A Guide to the South's State Flowers and the Stories Behind Them

Apple Blossom
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It seems as though everyone learned about the states and their symbols sometime between second and fifth grades…but can you still remember any of them? We gathered the South's state flowers along with information about them from The New Southern Living Garden Book as well as the stories of how they were chosen as state emblems. According to the University of Arkansas Division of Agriculture, "The state flower movement, which eventually spread to other items, began […] in the 1880s in with Victorian zeal and lots of poetry espousing the virtues of Mayflower or Trailing Arbutus, the first flower the Pilgrims saw when they landed at Plymouth Rock." Eventually, every state had adopted a blooming emblem to represent it, some of which are immortalized on flags and seals. Read on to learn about the South's state flowers and some of the stories behind them.

01 of 17

Alabama: Camellia

Camellia
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Camellias are the colorful winter bloomers that Southern gardeners love. Camellia japonica is Alabama's state flower, and it comes in many different colorful blooms and foliage hues. Some have double flowers, frilled petals, swirled petals…the varieties are vast.

According to the Smithsonian, "The Camellia (Camellia japonica) was designated the official state flower or Alabama on August 26, 1959. It was chosen to replace the original state flower, Goldenrod, selected in 1927."

Learn more about camellias.

02 of 17

Arkansas: Apple Blossom

Apple tree, Apple blossoms

Apples, of the family Rosaceae and the genus malus, are one of the most popular fruit trees. They produce pretty, often fragrant flowers in spring followed by apples, the familiar fruit.

According to the University of Arkansas Division of Agriculture, "Apples hold a significant place in the economic and social history of Arkansas, not the least of which is that it was adopted by the state Legislature as the state flower in January 1901."

Learn more about apple blossoms.

03 of 17

Delaware: Peach Blossom

Peach Blossom
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Some peach trees are grown for the fruit, others for the blossoming peach flowers. The flowers appear in shades of blush and pink and are borne along the lengths of the branches. According to Delaware.gov, "Passage of the act to adopt the Peach Blossom on May 9, 1895, was prompted by Delaware's reputation as the 'Peach State,' since her orchards contained more than 800,000 peach trees yielding a crop worth thousands of dollars at that time."

Learn more about peaches.

04 of 17

Florida: Orange Blossom

Orange Blossom
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Citrus trees are popular plants for tropical climates. They have deep green foliage and pretty, fragrant flowers in addition to the citrus fruits—what they're known and loved for. The Sweet Orange comes in many varieties, including Cara Cara, Hamlin, Jaffa, Marrs, and Parson Brown.

According to the Florida Department of State, "The blossom of the orange tree (Citrus sinensis) is one of the most fragrant flowers in Florida. Millions of these white flowers perfume the atmosphere throughout central and south Florida during orange blossom time. The orange blossom was selected as the state flower by the 1909 legislature."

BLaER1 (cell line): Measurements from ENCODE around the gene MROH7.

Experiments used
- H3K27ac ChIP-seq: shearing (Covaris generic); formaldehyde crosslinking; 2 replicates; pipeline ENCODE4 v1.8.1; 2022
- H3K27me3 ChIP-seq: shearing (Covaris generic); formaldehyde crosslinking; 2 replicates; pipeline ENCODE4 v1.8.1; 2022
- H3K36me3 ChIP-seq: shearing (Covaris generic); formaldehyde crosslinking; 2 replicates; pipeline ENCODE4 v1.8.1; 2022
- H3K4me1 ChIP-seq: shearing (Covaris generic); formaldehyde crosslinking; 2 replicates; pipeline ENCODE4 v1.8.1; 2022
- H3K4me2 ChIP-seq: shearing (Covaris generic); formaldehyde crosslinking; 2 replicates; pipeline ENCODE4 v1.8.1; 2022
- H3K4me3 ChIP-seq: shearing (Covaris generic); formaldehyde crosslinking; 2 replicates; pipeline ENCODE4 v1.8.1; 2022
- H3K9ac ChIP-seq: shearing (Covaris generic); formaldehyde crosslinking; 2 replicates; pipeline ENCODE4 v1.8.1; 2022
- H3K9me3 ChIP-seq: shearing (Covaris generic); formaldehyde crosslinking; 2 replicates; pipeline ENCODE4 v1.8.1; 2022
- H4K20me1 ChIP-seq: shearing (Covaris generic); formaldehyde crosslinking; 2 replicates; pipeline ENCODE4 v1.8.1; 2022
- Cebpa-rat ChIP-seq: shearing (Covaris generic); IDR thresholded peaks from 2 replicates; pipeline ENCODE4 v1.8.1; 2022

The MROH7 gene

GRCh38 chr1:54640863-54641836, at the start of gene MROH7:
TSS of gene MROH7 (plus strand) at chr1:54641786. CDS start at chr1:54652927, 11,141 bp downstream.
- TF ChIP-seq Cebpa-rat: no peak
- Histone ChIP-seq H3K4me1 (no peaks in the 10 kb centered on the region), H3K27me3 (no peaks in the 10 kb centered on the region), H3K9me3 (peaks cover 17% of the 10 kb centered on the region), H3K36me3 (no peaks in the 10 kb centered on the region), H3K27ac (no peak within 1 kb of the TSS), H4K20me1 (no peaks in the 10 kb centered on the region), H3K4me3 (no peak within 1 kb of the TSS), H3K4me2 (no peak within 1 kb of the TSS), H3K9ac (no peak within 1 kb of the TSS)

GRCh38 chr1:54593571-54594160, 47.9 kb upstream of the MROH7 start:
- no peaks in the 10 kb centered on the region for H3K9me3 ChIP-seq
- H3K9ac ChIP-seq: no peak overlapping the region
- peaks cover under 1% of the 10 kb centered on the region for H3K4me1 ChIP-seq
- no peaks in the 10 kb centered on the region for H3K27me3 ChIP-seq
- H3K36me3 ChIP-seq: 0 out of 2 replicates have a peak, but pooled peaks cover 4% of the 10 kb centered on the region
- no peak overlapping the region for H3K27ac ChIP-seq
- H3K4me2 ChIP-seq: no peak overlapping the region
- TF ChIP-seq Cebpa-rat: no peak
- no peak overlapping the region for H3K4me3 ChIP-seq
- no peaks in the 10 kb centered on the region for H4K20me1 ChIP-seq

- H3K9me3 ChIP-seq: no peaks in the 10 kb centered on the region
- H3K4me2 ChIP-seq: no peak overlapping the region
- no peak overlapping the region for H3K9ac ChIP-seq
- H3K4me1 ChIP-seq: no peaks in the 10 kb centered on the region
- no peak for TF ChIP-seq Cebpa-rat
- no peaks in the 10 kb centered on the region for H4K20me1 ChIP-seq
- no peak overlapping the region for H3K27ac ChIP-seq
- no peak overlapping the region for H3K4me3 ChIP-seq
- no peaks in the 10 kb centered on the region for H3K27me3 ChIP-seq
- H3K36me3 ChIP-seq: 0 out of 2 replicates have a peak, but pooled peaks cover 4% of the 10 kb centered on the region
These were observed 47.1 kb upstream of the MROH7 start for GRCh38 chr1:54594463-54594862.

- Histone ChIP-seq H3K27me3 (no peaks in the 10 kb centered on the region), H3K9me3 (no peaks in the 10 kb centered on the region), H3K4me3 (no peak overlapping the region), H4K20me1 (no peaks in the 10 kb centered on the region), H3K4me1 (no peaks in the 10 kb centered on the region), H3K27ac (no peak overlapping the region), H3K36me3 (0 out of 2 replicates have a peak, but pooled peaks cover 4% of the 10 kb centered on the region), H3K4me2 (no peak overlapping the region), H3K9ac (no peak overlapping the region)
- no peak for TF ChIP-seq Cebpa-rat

Learn more about citrus.

05 of 17

Georgia: Cherokee Rose

Cherokee Rose
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Cherokee rose, also known as Rosa laevigata, is an evergreen climbing rose native to Southeast Asia and naturalized in the South. It produces sharp thorns and dark green leaves along with single white flowers that appear in spring.

According to Georgia College, "The Cherokee Rose became Georgia 's official state 'floral emblem' by virtue of a joint resolution of the General Assembly and approved by Governor Nathaniel Harris on Aug. 18, 1916. The Cherokee Rose was selected as state flower because it has come to represent the removal of the Cherokee from the state in 1838 on what is now known as the 'Trail of Tears.' The white petals represent the Cherokee, and the yellow center represents the gold for which the land was stolen. The Cherokee Rose still grows along the route the Cherokees followed westward to the Oklahoma Territory."

Learn more about Cherokee roses.

06 of 17

Kentucky: Goldenrod

Goldenrod
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These sunny-hued perennials have yellow flowers borne in clusters. They're widely thought to be allergy-inducing, but they may receive more blame than they deserve. They're great plants for pollinators like butterflies, and birds also eat the seeds they produce. Goldenrod became the state flower of Kentucky in 1926.

Learn more about goldenrod.

07 of 17

Louisiana: Magnolia

Southern Magnolia Flower on Branch
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Evergreen magnolias are the state flower of both Louisiana and Mississippi. They have big, fragrant white blossoms and shiny, dark green leaves. They can grow up to 40 feet wide.

According to Louisiana.gov, "The large, creamy-white bloom of the magnolia tree was designated the state flower in 1900 because of its abundance throughout the state. The magnolia is an evergreen and the flower is unusually fragrant."

Learn more about magnolias.

08 of 17

Maryland: Black-Eyed Susan

Black-Eyed Susan
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Members of the family Asteraceae and the genus Rudbeckia, black-eyed Susans are some of the brightest garden blooms. They flower in summer and fall and have yellow petals and a raised center.

According to Maryland.gov, "The black-eyed Susan (Rudbeckia hirta) has been the official Maryland flower since 1918 when it was designated the 'Floral Emblem' of Maryland by the General Assembly (Chapter 458, Acts of 1918; Code General Provisions Article, sec. 7-306)."

Learn more about black-eyed Susans.

09 of 17

Mississippi: Magnolia

Southern Magnolia Flower
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The state flower of both Louisiana and Mississippi, evergreen magnolias have a familiar look—with white flowers and glossy foliage—but they're prone to leaf drop year-round. They usually don't start blooming until they're 10 years old.